The Judicial branch is currently struggling with the pandemic but has managed to stay afloat by organizing electronic and/or hybrid judicial system services. The Executive branch has enacted at least 681 national regulations and more than 1,000 regional/local regulations on Covid-19, so far. The State fund budget re-allocation in 2020 increased to IDR 62.3 trillion (US$ 3.9 billion), from the initially-planned value of IDR 23 trillion (US$ 1.2 billion).

In addition, Indonesia faces problems of political representation. Indonesian electoral politics is widely known to operate on a personality level, rather than an institutional one. “Representative democracy” is a concept foreign to many Indonesians. During the legislative election, people often vote for a candidate either because of a personal relationship or because of vote buying practices. As a result, politicians deem voters useful once every five years at election time. Upon election, it is rare for politicians to maintain strong relationship with their constituencies, apart from formal constituency meetings allocated and funded by house’s budget. Therefore, during the post-election policy-making processes, the aspirations and needs of constituents are rarely, if ever, important aspects for legislating MPs to consider in conducting their three main roles. From the constituents’ perspective, there is a general lack of awareness that having and exercising political representation in Parliament can push policy agendas, not just those concerning COVID-19.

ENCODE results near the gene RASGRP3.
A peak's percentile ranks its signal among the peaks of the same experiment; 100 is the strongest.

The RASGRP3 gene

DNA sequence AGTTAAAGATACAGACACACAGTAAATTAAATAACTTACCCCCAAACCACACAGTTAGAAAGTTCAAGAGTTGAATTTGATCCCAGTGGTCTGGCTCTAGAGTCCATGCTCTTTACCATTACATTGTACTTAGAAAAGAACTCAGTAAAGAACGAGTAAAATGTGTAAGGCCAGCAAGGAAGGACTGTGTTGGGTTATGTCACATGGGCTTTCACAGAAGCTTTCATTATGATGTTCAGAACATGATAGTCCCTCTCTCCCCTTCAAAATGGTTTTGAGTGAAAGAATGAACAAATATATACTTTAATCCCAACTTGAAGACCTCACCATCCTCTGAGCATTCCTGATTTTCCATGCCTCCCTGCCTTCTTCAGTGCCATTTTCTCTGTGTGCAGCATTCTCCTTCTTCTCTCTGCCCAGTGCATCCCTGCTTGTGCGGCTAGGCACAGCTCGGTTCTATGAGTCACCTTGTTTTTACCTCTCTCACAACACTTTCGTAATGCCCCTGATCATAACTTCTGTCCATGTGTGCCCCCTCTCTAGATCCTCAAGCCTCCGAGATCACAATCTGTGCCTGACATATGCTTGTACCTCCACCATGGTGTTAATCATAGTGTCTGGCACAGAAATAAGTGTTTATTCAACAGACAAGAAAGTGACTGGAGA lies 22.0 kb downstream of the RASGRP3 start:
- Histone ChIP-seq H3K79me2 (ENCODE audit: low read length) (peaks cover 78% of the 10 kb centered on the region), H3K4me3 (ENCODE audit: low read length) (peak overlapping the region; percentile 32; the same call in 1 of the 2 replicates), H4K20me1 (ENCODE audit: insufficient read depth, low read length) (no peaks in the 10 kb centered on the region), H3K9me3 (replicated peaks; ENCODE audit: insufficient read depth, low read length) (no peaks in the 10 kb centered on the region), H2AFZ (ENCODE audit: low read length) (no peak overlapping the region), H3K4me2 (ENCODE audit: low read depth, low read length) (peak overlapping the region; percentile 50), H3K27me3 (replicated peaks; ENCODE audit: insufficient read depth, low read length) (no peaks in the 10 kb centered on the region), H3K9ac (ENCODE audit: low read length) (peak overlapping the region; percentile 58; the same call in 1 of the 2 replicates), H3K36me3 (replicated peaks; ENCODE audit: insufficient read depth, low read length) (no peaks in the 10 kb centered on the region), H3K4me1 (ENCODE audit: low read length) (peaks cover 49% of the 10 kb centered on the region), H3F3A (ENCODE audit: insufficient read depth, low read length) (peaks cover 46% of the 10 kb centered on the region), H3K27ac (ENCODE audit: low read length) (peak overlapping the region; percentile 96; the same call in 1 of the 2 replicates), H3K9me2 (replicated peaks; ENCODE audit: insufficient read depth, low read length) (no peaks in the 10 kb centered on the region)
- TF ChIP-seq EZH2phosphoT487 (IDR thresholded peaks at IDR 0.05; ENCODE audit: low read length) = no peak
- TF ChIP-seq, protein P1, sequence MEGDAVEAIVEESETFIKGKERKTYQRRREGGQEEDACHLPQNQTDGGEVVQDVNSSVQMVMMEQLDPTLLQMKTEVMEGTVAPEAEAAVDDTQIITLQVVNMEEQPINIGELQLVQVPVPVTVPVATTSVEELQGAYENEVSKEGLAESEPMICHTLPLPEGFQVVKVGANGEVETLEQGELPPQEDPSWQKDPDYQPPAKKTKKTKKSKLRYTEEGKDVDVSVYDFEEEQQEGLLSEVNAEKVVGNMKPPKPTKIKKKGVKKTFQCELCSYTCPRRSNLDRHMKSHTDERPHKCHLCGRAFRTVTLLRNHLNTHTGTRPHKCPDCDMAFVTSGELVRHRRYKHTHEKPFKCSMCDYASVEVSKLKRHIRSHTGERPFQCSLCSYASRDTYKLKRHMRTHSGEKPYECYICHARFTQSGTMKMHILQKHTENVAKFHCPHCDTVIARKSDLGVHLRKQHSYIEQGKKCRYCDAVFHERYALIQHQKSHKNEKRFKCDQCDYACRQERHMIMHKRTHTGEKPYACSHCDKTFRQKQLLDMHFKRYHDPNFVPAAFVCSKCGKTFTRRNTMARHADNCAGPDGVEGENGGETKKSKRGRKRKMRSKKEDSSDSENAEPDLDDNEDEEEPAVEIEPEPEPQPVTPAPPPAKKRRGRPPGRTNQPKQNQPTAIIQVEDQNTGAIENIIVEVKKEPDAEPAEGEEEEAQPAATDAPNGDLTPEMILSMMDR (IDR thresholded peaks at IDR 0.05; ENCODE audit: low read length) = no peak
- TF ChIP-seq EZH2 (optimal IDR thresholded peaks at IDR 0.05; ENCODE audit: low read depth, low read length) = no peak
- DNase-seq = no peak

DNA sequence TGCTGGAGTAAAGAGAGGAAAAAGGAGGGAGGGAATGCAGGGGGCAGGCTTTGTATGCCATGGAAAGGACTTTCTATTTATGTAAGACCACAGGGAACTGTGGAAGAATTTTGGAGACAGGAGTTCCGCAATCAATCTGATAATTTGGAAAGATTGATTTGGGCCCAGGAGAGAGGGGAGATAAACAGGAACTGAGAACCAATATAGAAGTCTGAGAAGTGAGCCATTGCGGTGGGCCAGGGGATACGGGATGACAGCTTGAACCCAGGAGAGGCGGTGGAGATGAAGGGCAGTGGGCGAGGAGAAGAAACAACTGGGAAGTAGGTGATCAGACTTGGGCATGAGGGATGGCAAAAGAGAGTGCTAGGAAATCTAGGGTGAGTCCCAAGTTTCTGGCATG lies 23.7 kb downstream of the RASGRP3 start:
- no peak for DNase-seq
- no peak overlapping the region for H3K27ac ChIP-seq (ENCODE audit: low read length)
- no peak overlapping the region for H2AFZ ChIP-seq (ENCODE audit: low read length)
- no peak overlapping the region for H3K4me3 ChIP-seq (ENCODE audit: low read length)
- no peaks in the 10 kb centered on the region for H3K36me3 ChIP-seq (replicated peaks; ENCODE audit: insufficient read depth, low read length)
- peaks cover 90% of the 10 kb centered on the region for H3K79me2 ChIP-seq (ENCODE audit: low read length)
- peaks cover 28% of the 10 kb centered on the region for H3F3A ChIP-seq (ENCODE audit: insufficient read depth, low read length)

Media outlets and the general population ignore the fact that Parliament has a role in pandemic governance.  We tracked Google trends of online public conversations, using conversation keywords such as ‘corona virus’, ‘government’ and ‘Parliament’. Our findings indicate that “Parliament” was neither a keyword nor a heavily-searched issue of interest. Few people talked about this important democratic institution online. Indonesians are typically think that the “government” only comprises Jokowi (the President) and his ministers—governors, mayors, civil servant officials, etc. We often forget that Parliament is also responsible for pandemic governance in Indonesia, even though they have spent a significant amount of our state’s budget on this. This is surprising, given that it costs IDR25 .6 trillion (US$ 1.8 billion), or almost 3 times West Papua’s local revenue in 2020, to elect Parliament.